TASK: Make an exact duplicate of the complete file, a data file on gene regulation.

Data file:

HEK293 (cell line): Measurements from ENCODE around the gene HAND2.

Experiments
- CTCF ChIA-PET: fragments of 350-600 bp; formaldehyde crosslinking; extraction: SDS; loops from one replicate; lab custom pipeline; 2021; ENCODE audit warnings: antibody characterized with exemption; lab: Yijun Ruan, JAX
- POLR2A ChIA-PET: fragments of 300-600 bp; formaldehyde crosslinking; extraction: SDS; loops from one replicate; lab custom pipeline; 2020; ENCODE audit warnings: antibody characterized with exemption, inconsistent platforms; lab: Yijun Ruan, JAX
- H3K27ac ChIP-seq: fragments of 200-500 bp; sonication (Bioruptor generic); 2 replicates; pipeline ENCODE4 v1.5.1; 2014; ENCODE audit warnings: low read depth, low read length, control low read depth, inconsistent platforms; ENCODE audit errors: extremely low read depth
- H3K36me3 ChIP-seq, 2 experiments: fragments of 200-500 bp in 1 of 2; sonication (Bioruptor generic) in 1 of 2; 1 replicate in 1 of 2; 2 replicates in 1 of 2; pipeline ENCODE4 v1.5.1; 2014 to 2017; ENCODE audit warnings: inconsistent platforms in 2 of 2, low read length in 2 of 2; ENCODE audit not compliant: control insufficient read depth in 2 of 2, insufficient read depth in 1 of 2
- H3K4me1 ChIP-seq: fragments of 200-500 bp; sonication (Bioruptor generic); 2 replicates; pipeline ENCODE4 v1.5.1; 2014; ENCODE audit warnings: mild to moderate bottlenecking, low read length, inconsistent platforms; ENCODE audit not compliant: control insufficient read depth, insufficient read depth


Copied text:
HEK293 (cell line): Measurements from ENCODE around the gene HAND2.

Experiments
- CTCF ChIA-PET: fragments of 350-600 bp; formaldehyde crosslinking; extraction: SDS; loops from one replicate; lab custom pipeline; 2021; ENCODE audit warnings: antibody characterized with exemption; lab: Yijun Ruan, JAX
- POLR2A ChIA-PET: fragments of 300-600 bp; formaldehyde crosslinking; extraction: SDS; loops from one replicate; lab custom pipeline; 2020; ENCODE audit warnings: antibody characterized with exemption, inconsistent platforms; lab: Yijun Ruan, JAX
- H3K27ac ChIP-seq: fragments of 200-500 bp; sonication (Bioruptor generic); 2 replicates; pipeline ENCODE4 v1.5.1; 2014; ENCODE audit warnings: low read depth, low read length, control low read depth, inconsistent platforms; ENCODE audit errors: extremely low read depth
- H3K36me3 ChIP-seq, 2 experiments: fragments of 200-500 bp in 1 of 2; sonication (Bioruptor generic) in 1 of 2; 1 replicate in 1 of 2; 2 replicates in 1 of 2; pipeline ENCODE4 v1.5.1; 2014 to 2017; ENCODE audit warnings: inconsistent platforms in 2 of 2, low read length in 2 of 2; ENCODE audit not compliant: control insufficient read depth in 2 of 2, insufficient read depth in 1 of 2
- H3K4me1 ChIP-seq: fragments of 200-500 bp; sonication (Bioruptor generic); 2 replicates; pipeline ENCODE4 v1.5.1; 2014; ENCODE audit warnings: mild to moderate bottlenecking, low read length, inconsistent platforms; ENCODE audit not compliant: control insufficient read depth, insufficient read depth